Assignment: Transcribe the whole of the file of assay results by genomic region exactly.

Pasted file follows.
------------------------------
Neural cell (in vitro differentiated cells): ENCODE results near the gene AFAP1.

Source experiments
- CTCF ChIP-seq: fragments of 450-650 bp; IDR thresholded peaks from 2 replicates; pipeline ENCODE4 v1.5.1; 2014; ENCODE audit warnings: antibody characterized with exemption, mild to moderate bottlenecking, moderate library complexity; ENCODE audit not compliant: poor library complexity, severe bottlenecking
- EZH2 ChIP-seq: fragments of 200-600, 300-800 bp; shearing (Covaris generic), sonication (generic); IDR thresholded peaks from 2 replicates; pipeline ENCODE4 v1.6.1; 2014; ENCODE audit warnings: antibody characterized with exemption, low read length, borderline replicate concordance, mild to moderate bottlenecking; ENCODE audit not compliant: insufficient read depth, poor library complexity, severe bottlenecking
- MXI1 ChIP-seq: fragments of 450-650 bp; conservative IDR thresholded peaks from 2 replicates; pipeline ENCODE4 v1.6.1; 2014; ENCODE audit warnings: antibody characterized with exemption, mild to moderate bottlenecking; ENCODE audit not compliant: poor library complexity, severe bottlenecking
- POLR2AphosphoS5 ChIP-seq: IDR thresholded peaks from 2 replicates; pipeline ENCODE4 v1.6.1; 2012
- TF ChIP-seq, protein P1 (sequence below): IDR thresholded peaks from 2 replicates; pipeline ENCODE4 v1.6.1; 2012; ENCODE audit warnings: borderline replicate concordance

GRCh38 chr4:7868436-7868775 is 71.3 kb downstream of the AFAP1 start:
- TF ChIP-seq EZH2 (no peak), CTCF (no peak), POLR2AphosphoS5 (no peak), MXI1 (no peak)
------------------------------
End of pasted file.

Neural cell (in vitro differentiated cells): ENCODE results near the gene AFAP1.

Source experiments
- CTCF ChIP-seq: fragments of 450-650 bp; IDR thresholded peaks from 2 replicates; pipeline ENCODE4 v1.5.1; 2014; ENCODE audit warnings: antibody characterized with exemption, mild to moderate bottlenecking, moderate library complexity; ENCODE audit not compliant: poor library complexity, severe bottlenecking
- EZH2 ChIP-seq: fragments of 200-600, 300-800 bp; shearing (Covaris generic), sonication (generic); IDR thresholded peaks from 2 replicates; pipeline ENCODE4 v1.6.1; 2014; ENCODE audit warnings: antibody characterized with exemption, low read length, borderline replicate concordance, mild to moderate bottlenecking; ENCODE audit not compliant: insufficient read depth, poor library complexity, severe bottlenecking
- MXI1 ChIP-seq: fragments of 450-650 bp; conservative IDR thresholded peaks from 2 replicates; pipeline ENCODE4 v1.6.1; 2014; ENCODE audit warnings: antibody characterized with exemption, mild to moderate bottlenecking; ENCODE audit not compliant: poor library complexity, severe bottlenecking
- POLR2AphosphoS5 ChIP-seq: IDR thresholded peaks from 2 replicates; pipeline ENCODE4 v1.6.1; 2012
- TF ChIP-seq, protein P1 (sequence below): IDR thresholded peaks from 2 replicates; pipeline ENCODE4 v1.6.1; 2012; ENCODE audit warnings: borderline replicate concordance

GRCh38 chr4:7868436-7868775 is 71.3 kb downstream of the AFAP1 start:
- TF ChIP-seq EZH2 (no peak), CTCF (no peak), POLR2AphosphoS5 (no peak), MXI1 (no peak)